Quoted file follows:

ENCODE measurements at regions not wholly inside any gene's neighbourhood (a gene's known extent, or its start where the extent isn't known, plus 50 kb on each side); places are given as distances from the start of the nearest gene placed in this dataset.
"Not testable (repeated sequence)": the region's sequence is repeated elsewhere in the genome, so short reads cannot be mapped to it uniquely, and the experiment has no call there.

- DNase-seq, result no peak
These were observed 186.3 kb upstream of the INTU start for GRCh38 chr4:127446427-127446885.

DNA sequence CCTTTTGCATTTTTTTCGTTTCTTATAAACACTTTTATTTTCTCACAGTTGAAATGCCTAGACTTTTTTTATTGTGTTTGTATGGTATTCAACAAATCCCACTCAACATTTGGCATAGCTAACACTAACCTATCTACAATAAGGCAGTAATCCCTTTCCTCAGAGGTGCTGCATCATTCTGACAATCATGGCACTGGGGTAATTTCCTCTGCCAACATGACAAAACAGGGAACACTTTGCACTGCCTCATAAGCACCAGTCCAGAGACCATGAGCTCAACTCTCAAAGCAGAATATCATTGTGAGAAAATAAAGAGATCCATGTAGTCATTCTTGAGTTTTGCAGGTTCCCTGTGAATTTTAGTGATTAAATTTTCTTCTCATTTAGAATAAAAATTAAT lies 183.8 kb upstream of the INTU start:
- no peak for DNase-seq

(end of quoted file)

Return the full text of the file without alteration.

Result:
ENCODE measurements at regions not wholly inside any gene's neighbourhood (a gene's known extent, or its start where the extent isn't known, plus 50 kb on each side); places are given as distances from the start of the nearest gene placed in this dataset.
"Not testable (repeated sequence)": the region's sequence is repeated elsewhere in the genome, so short reads cannot be mapped to it uniquely, and the experiment has no call there.

- DNase-seq, result no peak
These were observed 186.3 kb upstream of the INTU start for GRCh38 chr4:127446427-127446885.

DNA sequence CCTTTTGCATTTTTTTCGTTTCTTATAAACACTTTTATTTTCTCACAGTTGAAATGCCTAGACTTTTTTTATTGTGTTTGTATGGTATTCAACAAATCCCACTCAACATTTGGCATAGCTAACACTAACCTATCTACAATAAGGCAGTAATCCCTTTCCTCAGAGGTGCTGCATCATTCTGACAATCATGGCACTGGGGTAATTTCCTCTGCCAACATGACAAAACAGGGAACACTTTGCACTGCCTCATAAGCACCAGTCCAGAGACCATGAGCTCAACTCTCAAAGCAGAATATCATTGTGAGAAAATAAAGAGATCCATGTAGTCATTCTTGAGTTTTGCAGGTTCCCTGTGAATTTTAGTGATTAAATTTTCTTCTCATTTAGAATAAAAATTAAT lies 183.8 kb upstream of the INTU start:
- no peak for DNase-seq